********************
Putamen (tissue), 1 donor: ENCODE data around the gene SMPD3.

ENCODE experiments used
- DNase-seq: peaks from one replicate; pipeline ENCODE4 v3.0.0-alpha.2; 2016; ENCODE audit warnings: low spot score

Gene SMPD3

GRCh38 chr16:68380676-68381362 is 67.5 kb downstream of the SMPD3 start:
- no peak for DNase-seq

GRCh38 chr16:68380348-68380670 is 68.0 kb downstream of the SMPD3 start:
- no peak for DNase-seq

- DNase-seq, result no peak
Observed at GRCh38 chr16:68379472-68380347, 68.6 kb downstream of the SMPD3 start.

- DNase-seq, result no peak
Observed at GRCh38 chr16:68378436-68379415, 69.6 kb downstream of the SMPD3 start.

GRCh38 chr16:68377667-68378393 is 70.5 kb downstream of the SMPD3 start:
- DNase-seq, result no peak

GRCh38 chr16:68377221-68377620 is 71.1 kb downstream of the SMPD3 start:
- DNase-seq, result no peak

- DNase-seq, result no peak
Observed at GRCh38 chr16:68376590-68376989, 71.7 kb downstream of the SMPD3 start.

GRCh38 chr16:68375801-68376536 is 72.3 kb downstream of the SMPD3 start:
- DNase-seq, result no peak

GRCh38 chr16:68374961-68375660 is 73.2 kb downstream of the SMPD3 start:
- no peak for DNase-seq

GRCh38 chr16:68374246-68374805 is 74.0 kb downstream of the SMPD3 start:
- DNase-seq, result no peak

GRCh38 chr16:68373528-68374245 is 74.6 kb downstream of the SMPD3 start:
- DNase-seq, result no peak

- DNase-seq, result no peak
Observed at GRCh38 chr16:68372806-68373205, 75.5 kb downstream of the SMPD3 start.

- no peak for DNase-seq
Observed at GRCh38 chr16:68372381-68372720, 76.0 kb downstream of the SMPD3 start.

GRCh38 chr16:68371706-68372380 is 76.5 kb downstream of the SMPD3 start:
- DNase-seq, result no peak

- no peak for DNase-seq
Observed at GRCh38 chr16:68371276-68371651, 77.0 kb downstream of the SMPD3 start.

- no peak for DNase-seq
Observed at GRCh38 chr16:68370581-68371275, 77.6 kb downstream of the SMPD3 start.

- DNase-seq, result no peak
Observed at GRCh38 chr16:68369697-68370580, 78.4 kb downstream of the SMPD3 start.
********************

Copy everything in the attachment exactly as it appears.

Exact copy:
Putamen (tissue), 1 donor: ENCODE data around the gene SMPD3.

ENCODE experiments used
- DNase-seq: peaks from one replicate; pipeline ENCODE4 v3.0.0-alpha.2; 2016; ENCODE audit warnings: low spot score

Gene SMPD3

GRCh38 chr16:68380676-68381362 is 67.5 kb downstream of the SMPD3 start:
- no peak for DNase-seq

GRCh38 chr16:68380348-68380670 is 68.0 kb downstream of the SMPD3 start:
- no peak for DNase-seq

- DNase-seq, result no peak
Observed at GRCh38 chr16:68379472-68380347, 68.6 kb downstream of the SMPD3 start.

- DNase-seq, result no peak
Observed at GRCh38 chr16:68378436-68379415, 69.6 kb downstream of the SMPD3 start.

GRCh38 chr16:68377667-68378393 is 70.5 kb downstream of the SMPD3 start:
- DNase-seq, result no peak

GRCh38 chr16:68377221-68377620 is 71.1 kb downstream of the SMPD3 start:
- DNase-seq, result no peak

- DNase-seq, result no peak
Observed at GRCh38 chr16:68376590-68376989, 71.7 kb downstream of the SMPD3 start.

GRCh38 chr16:68375801-68376536 is 72.3 kb downstream of the SMPD3 start:
- DNase-seq, result no peak

GRCh38 chr16:68374961-68375660 is 73.2 kb downstream of the SMPD3 start:
- no peak for DNase-seq

GRCh38 chr16:68374246-68374805 is 74.0 kb downstream of the SMPD3 start:
- DNase-seq, result no peak

GRCh38 chr16:68373528-68374245 is 74.6 kb downstream of the SMPD3 start:
- DNase-seq, result no peak

- DNase-seq, result no peak
Observed at GRCh38 chr16:68372806-68373205, 75.5 kb downstream of the SMPD3 start.

- no peak for DNase-seq
Observed at GRCh38 chr16:68372381-68372720, 76.0 kb downstream of the SMPD3 start.

GRCh38 chr16:68371706-68372380 is 76.5 kb downstream of the SMPD3 start:
- DNase-seq, result no peak

- no peak for DNase-seq
Observed at GRCh38 chr16:68371276-68371651, 77.0 kb downstream of the SMPD3 start.

- no peak for DNase-seq
Observed at GRCh38 chr16:68370581-68371275, 77.6 kb downstream of the SMPD3 start.

- DNase-seq, result no peak
Observed at GRCh38 chr16:68369697-68370580, 78.4 kb downstream of the SMPD3 start.